Marriage in this world, restricted to Roman citizens, was much less common than today and was very much a contractual agreement between families for the production of children as heirs. A free female citizen was the bargaining chip of her family and jealously protected. Slaves and non-citizens, though, were exposed.

Christian preachers also recognized that in a slave society, the sexual exploitation of slaves was central to the life of every household; just as slaves were ubiquitous, so was the use of their bodies by people who owned them, and indeed by others. (By law, free men were permitted to force sex on another man’s slave, though causing physical harm to the slave was condemned as damaging to the owner’s property.)

If a slave was attractive, she could get unwanted attention from any random man or many random men.  However, if she was attractive, she had the chance to attract one of the males in her household as a concubine.  In such cases, other men were expected to stay away from her. 

However, a concubine’s life, although it could be monogamous, could not continue if the male in the relationship got married.  A new wife didn’t want to have to compete with the husband’s old lover, so the concubine would be sent away.

“His willingness to betray”

All of this had importance to the women in Augustine’s life.  In Confessions, he tells about his 15-year relationship with his concubine, whose name isn’t known but who is called Una by scholars. 

In Confessions, Augustine writes of his great emotional pain at breaking their relationship when, at the urging of his mother Monnica, he agreed to marry a rich ten-year-old girl when she came of marriage age at twelve.  The name of this girl isn’t known, but Cooper calls her Tacita.

Monnica arranged the marriage to advance Augustine’s career, but Augustine broke off the engagement.  Over the centuries, this has been seen as a rejection of sex as prime evidence of a fallen world, a world looking away from God.

Yet, Cooper argues that the young man came to realize that he and his mother had been caught in a lust for status and power rather than focusing on right living. By  embracing their fallen world, they had chosen ambition rather than love.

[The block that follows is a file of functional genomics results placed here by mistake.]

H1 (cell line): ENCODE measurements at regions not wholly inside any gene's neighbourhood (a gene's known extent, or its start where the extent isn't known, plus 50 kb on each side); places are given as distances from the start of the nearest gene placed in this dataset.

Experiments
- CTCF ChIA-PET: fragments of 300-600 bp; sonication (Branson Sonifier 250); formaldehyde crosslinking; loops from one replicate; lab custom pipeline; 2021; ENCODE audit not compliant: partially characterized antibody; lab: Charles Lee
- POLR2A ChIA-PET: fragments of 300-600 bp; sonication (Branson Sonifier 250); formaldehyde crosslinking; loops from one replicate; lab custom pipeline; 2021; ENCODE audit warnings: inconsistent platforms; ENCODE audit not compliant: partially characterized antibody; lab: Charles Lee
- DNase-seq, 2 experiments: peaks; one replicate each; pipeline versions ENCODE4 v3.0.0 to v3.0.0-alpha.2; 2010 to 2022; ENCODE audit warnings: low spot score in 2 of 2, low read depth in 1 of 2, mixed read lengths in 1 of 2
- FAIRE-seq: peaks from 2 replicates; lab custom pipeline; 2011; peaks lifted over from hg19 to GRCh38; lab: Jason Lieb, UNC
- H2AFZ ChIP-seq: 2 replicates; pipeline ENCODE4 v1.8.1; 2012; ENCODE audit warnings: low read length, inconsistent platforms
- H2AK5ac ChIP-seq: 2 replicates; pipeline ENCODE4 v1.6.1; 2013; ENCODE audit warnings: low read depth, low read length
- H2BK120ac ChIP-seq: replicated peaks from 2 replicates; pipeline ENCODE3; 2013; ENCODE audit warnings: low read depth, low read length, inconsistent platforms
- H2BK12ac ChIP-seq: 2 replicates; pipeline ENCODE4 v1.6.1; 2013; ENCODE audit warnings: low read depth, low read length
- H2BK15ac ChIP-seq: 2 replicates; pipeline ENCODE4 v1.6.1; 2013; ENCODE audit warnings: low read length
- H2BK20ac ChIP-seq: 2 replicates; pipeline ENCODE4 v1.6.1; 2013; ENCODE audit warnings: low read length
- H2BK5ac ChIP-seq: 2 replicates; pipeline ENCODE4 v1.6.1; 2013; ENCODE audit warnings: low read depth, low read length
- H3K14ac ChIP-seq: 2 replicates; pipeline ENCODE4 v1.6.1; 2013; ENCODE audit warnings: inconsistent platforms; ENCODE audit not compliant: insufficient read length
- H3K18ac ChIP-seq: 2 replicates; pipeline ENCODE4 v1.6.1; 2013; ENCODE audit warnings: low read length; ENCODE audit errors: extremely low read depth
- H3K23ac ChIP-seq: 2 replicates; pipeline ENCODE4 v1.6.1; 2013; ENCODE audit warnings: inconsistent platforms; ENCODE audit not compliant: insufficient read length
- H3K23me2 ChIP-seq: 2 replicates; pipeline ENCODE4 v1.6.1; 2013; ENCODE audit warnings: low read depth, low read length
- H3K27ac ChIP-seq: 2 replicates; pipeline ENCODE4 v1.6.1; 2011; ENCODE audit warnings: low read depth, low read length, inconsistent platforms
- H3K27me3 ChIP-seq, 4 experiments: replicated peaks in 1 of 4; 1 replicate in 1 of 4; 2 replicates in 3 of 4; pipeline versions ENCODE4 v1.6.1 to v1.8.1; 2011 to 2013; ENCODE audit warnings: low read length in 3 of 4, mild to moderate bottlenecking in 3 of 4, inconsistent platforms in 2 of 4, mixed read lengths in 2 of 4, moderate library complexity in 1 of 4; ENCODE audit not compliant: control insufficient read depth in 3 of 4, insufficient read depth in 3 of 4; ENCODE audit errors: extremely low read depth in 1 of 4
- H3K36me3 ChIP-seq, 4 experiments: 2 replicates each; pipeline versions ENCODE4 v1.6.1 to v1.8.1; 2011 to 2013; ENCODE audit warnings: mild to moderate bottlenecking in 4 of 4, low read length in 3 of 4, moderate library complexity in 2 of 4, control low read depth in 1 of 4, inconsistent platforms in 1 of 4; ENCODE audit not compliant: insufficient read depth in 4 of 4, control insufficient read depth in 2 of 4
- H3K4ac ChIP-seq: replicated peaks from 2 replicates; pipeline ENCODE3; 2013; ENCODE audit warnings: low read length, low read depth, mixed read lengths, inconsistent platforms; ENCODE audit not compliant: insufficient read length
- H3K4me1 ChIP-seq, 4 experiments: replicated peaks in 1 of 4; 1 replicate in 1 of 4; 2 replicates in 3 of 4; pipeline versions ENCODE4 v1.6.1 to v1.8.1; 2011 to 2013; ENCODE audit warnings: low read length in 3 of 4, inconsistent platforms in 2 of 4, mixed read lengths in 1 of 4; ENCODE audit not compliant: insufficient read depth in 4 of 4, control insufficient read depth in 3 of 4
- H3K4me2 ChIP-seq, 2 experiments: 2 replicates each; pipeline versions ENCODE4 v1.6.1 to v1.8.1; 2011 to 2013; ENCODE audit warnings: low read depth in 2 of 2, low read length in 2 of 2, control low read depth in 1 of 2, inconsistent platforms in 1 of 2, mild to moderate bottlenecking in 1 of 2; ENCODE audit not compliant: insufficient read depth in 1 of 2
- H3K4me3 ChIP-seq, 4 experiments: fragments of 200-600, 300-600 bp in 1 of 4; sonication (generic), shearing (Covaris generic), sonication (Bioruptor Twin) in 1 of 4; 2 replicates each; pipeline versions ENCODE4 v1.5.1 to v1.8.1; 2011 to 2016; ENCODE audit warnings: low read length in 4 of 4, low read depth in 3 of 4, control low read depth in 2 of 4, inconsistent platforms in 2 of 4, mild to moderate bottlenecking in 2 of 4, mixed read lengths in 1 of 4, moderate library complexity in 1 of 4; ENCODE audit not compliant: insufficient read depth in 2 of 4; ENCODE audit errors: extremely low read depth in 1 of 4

Augustine discovered this after meditating on his decision to send Una away.

What shook him, finally, was his willingness to betray the woman who ought to have been his wife — the mother of his child — for a lucrative arranged marriage.  The root of his problem was not sexual desire.  It was ambition….

Certainly, he was guilty of a terrible sexual sin, but the sin was not sleeping with his concubine.  It was casting her away.

God’s voice “speaking through women, slaves and children”

Augustine was a man of his time — and he wasn’t.  He lived within a society that was built around slavery, but, ultimately, he chose Christian values over Roman ones.

An aspect of this was his willingness — his openness — to listen to women, such as his mother, and even to slave women, such as Una. In Confessions, “enslaved women consistently come across as honest and reliable people capable of speaking truth to power,” Cooper writes.

Augustine is fascinated by the idea that God distributed the ability to do good in the world evenhandedly and that human beings are just as likely to hear his voice speaking through women, slaves, and children as through powerful men.

This was astonishingly radical for his era.  And this openness to women was an aspect of Augustine’s openness to humanity and nature, a readiness to hear people who aren’t usually listened to and to see and ponder the way people interacted without letting the overlay of cultural expectations get in the way.

If the Confessions is partly a story about women struggling to make a difference, it is also a story about Augustine’s own effort to understand those women.  He needs to make sense of his relationships with them partly because he knows that those relationships are part of his path toward God.

Kate Cooper’s Queens of a Fallen World is a rich book because it tells us about how women navigated a difficult and dangerous world and just as much because it tells us about the man who wrote Confessions and did much to shape theology in the early years of Christianity.

Patrick T. Reardon


Written by : Patrick T. Reardon

For more than three decades Patrick T. Reardon was an urban affairs writer, a feature writer, a columnist, and an editor for the Chicago Tribune. In 2000 he was one of a team of 50 staff members who won a Pulitzer Prize for explanatory reporting. Now a freelance writer and poet, he has contributed chapters to several books and is the author of Faith Stripped to Its Essence. His website is https://patricktreardon.com/.